A video card (Graphics card) is the most important component of a computer that indicates the overall gaming performance of a PC. Same as CPU, a video card has a dedicated chipset called "GPU" (Graphics Processor Unit) which is responsible to receive geometry information from the CPU as an input and renders the data to deliver the final picture to monitor as an output. A GPU is made of different processing units which are grouped together and work in parallel to deliver the final image to your monitor. The performance of a graphics card depends on many factors such as GPU's architecture, clock and efficiency, memory bus, bandwidth, capacity and clock, number of shader (Stream processing) and texture units(TMUs), Render Output Pipelines (ROPs) and game engines.
GPU's Clock and Efficiency:
The architecture of the GPU is referred to physical design and mathematical optimization of GPU that greatly affects the performance of a GPU in certain areas. GPU's core clock is measured in Megahertz (MHZ). As a rule of thumb, higher clock rates increases the performance in games. The efficiency of GPU is a good indicator of the technology used to build that GPU which is referred to transistor size and is measured by nanometer (nm). Smaller size produce less heat at higher core clocks and consume less power.
Shader (SPUs) and Texture Units (TMUs):
Shader units (Stream processors) are responsible to render Vertex, Hull, Domain, Geometry, Pixel and Compute shaders. Texture units in a GPU are used to filter and add texture data to the pixels. Implementing more shader and texture units increase the performance of graphics card.
Render Output Pipelines (ROPs):
Render units, read the data from the memory and then blend the pixels then compress the data and write back to the memory and make the image ready to display.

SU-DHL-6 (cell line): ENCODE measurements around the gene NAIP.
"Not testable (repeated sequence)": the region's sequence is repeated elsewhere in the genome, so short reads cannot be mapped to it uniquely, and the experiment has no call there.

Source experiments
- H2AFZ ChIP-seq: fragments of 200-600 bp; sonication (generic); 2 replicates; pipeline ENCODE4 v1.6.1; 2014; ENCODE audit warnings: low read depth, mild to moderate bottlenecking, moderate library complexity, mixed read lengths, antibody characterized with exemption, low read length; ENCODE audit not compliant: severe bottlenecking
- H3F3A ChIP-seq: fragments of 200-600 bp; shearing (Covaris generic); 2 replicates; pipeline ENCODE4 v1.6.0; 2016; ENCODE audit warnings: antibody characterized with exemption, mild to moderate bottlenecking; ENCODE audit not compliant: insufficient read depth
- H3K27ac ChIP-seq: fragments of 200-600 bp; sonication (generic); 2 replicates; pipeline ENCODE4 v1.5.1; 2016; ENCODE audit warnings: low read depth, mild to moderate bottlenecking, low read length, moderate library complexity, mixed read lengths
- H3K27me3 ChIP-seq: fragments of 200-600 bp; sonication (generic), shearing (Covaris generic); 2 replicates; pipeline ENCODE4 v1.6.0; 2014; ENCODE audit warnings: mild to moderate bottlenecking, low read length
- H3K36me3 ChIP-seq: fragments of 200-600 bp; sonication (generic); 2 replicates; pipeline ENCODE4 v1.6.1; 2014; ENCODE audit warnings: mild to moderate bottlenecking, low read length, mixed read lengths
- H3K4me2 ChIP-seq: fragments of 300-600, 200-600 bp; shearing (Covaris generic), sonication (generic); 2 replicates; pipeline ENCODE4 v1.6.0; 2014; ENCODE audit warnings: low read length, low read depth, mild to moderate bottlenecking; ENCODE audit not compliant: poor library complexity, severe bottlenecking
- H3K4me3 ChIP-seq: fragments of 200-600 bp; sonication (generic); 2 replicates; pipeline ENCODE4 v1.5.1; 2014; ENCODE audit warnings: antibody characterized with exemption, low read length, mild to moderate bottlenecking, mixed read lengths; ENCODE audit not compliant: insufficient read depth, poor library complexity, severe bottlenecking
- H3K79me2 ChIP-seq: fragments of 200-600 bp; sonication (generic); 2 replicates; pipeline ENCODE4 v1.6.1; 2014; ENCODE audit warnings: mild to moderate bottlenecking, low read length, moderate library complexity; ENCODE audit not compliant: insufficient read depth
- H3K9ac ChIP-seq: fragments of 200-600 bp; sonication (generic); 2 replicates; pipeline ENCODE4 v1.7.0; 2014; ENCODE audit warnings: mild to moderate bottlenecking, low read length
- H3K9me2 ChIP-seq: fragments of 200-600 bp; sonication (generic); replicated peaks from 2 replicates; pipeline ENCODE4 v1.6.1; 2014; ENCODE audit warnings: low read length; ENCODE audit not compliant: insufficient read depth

Memory bus, bandwidth, clock and capacity:
Generally speaking, the memory on the graphics card is used for storing vertex, frame and textures buffers. Increasing the memory on the GPU allows you to play games at higher resolution, graphics quality and anti-aliasing settings, however, there always should be a balance between GPU's performance and the amount of memory. Assuming you have two identical low-end graphics card one with 1GB and the other with 2GB memory. If you play some games with both cards you may notice no actual performance gain on the 2GB graphics card because of the limitation of a low-end GPU to play games at higher resolution and quality settings.
Memory bus (interface) typically comes in three different form of 128-bit, 256-bit and 384-bit which is used to calculate the memory's bandwidth. The memory clock, is the frequency at which the memory works and memory bandwidth is calculated by the memory bus times by memory clock. Think of memory bus as width of a high way, a 128-bit means narrower and 384-bit the widest possible. A highway is designed with multiple lanes, each lanes can have certain width and speed limit. Memory clock, equals to lane speed limit and memory bus indicates total width of all lanes on the highway. A highway with more lanes gets more people to their places faster.
The GPU manufacturers usually compromise the speed for capacity. If you have come across two graphics cards having identical GPU, one with larger memory than the other and you have seen slightly better performance results from the card with smaller memory, don't be surprised! If you look closely at their specifications, you'll see that the card with larger memory comes with lower memory frequency than the other card and because the memory capacity can only be effective when extra texture rendering or resolution is required, therefore, the card with larger memory performs slower in games, so bigger isn't always better.
Now, let's look at the anti-aliasing (AA) and it's relation to memory. Anti-aliasing is a technique used to smooth the pixels or textures by blending the color of an edge with the color of pixels around it which results in more realistic look of the objects in games. Enabling MSAA and specially FSAA require a lot of GPU power and high memory capacity to be effective. FSAA forces the GPU to oversample or render the frame at resolution times the sampling rate). For example, playing a game with 4x FSAA at 1920x1080 resolution equals to playing the same game at 3840x2160 resolution with no AA enabled. Resolution also works the same way, increasing the resolution means more pixels need to be stored in the memory.
Some games incorporate specific features that works better with either Nvidia or AMD graphics card and that's mainly because of the methods used to optimize the game for GPU's architecture. A graphics card driver update is usually necessary to gain the best possible performance for new games.